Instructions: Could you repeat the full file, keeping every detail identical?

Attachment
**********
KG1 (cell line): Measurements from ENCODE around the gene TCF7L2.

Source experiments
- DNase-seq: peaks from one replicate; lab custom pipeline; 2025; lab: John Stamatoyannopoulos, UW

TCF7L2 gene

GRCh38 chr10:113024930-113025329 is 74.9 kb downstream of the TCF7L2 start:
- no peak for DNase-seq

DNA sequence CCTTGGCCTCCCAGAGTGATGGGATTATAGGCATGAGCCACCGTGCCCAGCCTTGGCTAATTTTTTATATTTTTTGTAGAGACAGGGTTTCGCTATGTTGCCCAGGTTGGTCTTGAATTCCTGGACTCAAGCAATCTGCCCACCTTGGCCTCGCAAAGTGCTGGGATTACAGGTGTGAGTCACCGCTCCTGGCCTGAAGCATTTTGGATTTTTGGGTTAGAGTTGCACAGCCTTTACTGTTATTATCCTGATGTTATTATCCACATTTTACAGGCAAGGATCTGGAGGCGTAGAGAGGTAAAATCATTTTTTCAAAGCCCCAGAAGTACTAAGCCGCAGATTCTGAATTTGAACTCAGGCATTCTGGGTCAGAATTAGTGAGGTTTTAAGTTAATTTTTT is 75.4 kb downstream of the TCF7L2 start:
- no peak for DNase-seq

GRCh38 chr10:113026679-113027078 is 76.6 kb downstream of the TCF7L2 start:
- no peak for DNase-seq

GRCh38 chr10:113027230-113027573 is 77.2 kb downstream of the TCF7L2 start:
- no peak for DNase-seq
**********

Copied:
KG1 (cell line): Measurements from ENCODE around the gene TCF7L2.

Source experiments
- DNase-seq: peaks from one replicate; lab custom pipeline; 2025; lab: John Stamatoyannopoulos, UW

TCF7L2 gene

GRCh38 chr10:113024930-113025329 is 74.9 kb downstream of the TCF7L2 start:
- no peak for DNase-seq

DNA sequence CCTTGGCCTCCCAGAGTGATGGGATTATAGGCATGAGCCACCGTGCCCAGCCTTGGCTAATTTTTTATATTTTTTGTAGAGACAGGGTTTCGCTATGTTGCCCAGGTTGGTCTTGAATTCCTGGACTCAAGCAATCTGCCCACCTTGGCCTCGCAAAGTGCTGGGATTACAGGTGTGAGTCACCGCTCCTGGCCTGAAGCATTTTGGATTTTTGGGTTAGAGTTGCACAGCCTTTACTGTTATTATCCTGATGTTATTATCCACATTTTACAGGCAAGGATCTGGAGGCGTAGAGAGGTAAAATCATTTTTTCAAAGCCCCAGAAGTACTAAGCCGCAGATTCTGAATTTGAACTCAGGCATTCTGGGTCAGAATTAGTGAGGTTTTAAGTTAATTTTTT is 75.4 kb downstream of the TCF7L2 start:
- no peak for DNase-seq

GRCh38 chr10:113026679-113027078 is 76.6 kb downstream of the TCF7L2 start:
- no peak for DNase-seq

GRCh38 chr10:113027230-113027573 is 77.2 kb downstream of the TCF7L2 start:
- no peak for DNase-seq